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Kam Chancellor wearing knee brace, good to go for game

Kam Chancellor AP

Seahawks safety Kam Chancellor was added to the team’s final injury report of the year with a knee injury that he picked up during practice on Friday.

That injury was reported to be a bruise and coach Pete Carroll didn’t seem too concerned about it on Saturday, but he did say the team would take another look at Chancellor during pregame warmups to make sure that all was well. Chancellor was wearing a brace on his left knee during those warmups for Super Bowl XLIX, which were watched by Carroll, defensive coordinator Dan Quinn and members of the medical staff.

A brace may indicate that the injury is something more than just a bruise, but it doesn’t seem to have much chance of keeping Chancellor off the field. Steve Wyche of NFL Media reports Chancellor told him he’s good to go for the game after what he called an “aggressive” workout on the field Sunday.

Chancellor is expected to play a big role in Seattle’s plans to limit Patriots tight end Rob Gronkowski, something that’s going to be part of any plan to win a second straight Super Bowl title.

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New NFL Media report on #DeflateGate raises plenty of questions

Untitled 10

As the NFL continues to process the events of two Sundays ago regarding the inflation of certain footballs, the media company owned by the NFL has tried to advance the ball from a news standpoint.

The end result creates plenty of questions — questions that undoubtedly will be answered, one way or the other.

Much of Ian Rapoport’s new report isn’t new.  He confirmed without crediting reports from FOX and PFT regarding the surveillance video that shows Patriots employee taking 12 Patriots balls and 12 Colts balls into a restroom.  The new information:  Rapoport describes the man as “elderly,” and Rapoport says the man was in the restroom for 98 seconds.  (PFT previously reported that the man was in the restroom for approximately 90 seconds.)  Rapoport also confirmed without crediting the PFT report that the Patriots turned the video over to the NFL early in the process.

Here’s where it gets interesting.  Chris Mortensen of ESPN initially reported that 11 of the 12 balls were two pounds under the 12.5 PSI minimum.  PFT later reported that 10 of the balls were closer to one pound under the minimum than two.  Now, the media company owned by the NFL reports that “[m]any of [the footballs] were just a few ticks under the minimum.”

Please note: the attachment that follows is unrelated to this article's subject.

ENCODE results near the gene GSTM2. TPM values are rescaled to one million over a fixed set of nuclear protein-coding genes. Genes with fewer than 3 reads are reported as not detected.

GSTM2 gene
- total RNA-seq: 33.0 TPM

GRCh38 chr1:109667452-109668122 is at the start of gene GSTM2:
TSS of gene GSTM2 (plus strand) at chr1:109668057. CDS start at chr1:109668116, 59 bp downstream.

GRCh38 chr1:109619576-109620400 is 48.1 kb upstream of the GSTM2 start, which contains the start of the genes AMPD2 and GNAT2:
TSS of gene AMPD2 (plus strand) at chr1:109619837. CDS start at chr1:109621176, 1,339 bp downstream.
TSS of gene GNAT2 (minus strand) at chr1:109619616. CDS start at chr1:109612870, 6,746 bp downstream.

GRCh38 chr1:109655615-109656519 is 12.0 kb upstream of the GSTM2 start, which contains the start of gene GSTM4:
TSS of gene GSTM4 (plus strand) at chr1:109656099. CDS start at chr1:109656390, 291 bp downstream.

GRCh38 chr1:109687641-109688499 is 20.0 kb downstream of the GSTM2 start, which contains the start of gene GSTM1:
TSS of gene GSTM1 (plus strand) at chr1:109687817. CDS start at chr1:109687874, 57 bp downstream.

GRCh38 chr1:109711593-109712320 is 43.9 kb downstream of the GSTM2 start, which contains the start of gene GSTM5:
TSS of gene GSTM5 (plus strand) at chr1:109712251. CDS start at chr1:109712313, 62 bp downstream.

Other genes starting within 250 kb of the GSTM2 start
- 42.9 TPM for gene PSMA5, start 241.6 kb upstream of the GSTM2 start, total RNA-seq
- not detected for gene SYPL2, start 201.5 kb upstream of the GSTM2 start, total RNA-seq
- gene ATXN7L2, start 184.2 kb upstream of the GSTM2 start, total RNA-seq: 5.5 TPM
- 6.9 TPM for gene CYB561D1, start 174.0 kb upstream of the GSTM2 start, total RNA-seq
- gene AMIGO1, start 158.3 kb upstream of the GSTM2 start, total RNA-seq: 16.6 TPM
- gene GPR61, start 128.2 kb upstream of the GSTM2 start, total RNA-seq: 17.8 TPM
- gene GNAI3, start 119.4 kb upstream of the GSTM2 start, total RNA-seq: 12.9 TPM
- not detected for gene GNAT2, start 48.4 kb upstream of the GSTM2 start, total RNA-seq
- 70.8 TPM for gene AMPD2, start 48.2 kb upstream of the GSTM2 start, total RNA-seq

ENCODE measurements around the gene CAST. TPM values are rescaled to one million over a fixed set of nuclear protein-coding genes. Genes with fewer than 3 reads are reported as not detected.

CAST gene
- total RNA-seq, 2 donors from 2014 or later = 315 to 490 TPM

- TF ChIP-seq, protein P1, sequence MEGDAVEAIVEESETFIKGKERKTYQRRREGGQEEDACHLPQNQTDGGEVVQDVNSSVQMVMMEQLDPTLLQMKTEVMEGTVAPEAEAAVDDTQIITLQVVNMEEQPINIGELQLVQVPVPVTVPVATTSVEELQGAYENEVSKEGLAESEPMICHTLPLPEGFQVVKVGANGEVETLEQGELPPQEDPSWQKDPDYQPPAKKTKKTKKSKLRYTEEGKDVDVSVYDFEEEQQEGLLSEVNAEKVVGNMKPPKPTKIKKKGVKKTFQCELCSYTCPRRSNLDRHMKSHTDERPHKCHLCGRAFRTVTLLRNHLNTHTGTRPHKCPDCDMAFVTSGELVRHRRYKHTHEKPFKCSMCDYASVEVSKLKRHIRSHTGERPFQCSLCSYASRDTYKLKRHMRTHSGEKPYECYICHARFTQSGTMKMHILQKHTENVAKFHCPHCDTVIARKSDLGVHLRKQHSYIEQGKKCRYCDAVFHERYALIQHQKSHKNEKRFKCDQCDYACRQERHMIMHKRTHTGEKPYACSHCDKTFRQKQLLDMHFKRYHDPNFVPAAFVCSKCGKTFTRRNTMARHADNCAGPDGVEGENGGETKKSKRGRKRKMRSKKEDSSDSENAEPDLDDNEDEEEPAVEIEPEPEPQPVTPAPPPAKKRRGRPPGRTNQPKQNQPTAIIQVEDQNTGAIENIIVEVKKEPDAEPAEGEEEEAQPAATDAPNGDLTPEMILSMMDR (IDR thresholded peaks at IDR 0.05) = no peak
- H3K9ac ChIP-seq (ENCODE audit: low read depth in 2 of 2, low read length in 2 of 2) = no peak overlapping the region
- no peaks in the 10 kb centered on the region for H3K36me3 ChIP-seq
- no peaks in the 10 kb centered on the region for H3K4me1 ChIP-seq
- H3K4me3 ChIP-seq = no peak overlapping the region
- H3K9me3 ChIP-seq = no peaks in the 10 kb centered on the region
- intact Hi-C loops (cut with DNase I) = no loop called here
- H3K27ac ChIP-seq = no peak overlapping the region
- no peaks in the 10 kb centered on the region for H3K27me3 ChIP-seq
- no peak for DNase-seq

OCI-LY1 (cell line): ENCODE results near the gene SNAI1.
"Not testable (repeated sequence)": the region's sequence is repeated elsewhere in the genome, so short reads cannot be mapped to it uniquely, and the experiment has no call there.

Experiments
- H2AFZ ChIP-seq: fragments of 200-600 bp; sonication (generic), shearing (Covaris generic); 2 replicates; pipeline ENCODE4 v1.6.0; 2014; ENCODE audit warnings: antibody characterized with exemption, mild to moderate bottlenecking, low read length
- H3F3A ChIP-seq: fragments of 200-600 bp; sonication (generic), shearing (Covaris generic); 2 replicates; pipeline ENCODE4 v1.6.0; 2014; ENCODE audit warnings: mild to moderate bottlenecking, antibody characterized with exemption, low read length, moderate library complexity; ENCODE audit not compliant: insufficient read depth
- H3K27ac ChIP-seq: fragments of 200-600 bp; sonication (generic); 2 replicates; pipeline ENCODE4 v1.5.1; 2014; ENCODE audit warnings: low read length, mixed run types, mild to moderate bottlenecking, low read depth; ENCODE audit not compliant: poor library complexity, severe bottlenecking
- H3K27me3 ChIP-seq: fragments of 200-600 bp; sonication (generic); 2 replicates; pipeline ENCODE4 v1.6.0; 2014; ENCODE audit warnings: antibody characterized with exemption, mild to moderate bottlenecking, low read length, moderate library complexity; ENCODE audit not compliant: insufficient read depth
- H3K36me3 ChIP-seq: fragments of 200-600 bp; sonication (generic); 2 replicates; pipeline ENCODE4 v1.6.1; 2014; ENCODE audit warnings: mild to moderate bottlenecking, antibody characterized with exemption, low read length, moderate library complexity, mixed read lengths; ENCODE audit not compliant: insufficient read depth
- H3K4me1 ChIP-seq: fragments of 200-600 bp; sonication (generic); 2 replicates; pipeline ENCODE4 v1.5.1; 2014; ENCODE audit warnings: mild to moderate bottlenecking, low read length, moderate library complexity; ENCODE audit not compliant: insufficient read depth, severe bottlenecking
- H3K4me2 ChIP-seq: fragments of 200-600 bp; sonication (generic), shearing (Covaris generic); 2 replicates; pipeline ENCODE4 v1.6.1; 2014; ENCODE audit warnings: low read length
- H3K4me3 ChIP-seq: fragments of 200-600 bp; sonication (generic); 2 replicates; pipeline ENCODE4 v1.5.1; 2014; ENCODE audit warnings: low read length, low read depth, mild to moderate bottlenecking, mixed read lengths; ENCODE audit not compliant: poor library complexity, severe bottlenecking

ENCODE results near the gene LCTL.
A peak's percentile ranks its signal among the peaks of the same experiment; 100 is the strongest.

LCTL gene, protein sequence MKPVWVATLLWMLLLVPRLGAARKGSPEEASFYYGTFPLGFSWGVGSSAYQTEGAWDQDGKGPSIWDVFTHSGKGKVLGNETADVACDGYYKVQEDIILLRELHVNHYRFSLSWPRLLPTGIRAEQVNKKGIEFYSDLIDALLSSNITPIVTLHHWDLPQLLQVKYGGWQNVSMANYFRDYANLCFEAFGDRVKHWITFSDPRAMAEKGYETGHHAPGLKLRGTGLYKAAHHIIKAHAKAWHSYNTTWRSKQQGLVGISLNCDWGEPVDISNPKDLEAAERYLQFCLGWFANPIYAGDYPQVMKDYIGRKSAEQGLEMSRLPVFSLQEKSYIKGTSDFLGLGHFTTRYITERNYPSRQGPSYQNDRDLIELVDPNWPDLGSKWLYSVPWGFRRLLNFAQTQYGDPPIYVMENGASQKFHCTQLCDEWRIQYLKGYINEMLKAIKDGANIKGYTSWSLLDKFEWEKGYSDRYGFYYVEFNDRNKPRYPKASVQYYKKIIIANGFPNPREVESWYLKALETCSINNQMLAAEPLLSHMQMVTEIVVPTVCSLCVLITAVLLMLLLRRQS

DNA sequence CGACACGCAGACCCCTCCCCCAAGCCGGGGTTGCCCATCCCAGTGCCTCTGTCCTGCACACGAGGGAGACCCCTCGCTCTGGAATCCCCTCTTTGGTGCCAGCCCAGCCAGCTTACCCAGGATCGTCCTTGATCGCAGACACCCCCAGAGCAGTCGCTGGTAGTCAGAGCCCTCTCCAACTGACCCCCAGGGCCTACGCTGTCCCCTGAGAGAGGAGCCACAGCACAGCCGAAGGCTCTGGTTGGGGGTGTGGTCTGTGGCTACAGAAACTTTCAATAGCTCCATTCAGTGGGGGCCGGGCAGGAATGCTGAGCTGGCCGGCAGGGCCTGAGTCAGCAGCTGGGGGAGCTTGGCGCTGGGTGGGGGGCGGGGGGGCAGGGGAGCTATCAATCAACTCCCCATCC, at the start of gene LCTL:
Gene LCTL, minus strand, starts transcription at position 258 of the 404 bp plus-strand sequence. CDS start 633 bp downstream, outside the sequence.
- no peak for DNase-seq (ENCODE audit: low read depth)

So how many are “many”?  And how much is “just a few ticks”?

Making the NFL media report even more confusing is the fact that, when Rapoport discussed the issue on the air, he specifically said that “a couple, three or four were about a pound under and three or four more were right at the line but a little bit under.”

As one league source with knowledge of the situation told PFT in response to the NFL Media report, “Ian’s wrong.”  Apart from the inherent conflict between the written assertion that “many” were “just a few ticks under” and only “three or four” were “right at the line but a little bit under,” it’s possible that both versions are incorrect.

Either way, the truth eventually will be known.  As a different source told PFT on Sunday morning, the NFL logged all PSI readings for the Patriots and Colts footballs at halftime of the AFC title game.  Assuming that this information makes its way into Ted Wells’ report (and surely it will), the hard numbers eventually will become public.

In the end, it will be more than a little awkward, to say the least, if the official NFL investigation report conflicts with the latest NFL Media report on the investigation.

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Jonas Gray among the inactives for Super Bowl XLIX

Jonas Gray AP

Patriots running back Jonas Gray had one of the most impressive games of the season.

But he’s not going to play in the final one.

Gray was among the seven inactive players for the Patriots tonight, despite his breakout 201-yard game against the Colts in November which landed him on the cover of Sports Illustrated.